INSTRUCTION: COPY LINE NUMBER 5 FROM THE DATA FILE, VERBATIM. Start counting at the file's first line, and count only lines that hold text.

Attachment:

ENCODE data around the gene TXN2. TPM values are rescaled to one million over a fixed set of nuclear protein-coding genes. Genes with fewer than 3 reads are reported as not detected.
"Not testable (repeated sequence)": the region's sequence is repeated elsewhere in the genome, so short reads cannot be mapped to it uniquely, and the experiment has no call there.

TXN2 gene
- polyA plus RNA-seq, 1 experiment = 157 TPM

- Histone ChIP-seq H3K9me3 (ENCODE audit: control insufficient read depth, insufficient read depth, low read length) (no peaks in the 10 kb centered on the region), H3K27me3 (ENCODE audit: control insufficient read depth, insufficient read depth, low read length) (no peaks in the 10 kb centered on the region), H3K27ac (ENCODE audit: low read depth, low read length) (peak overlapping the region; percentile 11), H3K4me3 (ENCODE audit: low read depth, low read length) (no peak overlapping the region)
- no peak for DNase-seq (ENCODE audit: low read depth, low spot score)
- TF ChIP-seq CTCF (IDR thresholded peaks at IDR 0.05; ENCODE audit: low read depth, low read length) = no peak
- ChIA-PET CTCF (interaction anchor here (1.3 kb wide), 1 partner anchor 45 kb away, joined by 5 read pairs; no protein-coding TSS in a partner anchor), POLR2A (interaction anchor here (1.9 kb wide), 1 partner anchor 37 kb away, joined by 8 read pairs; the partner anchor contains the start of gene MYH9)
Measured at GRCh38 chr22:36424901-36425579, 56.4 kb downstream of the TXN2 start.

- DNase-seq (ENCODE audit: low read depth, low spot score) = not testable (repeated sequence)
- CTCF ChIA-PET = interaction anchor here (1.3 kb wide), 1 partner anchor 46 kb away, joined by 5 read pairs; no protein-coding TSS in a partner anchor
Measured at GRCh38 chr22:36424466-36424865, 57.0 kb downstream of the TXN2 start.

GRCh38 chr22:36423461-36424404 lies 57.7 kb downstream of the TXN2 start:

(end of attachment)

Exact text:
- Histone ChIP-seq H3K9me3 (ENCODE audit: control insufficient read depth, insufficient read depth, low read length) (no peaks in the 10 kb centered on the region), H3K27me3 (ENCODE audit: control insufficient read depth, insufficient read depth, low read length) (no peaks in the 10 kb centered on the region), H3K27ac (ENCODE audit: low read depth, low read length) (peak overlapping the region; percentile 11), H3K4me3 (ENCODE audit: low read depth, low read length) (no peak overlapping the region)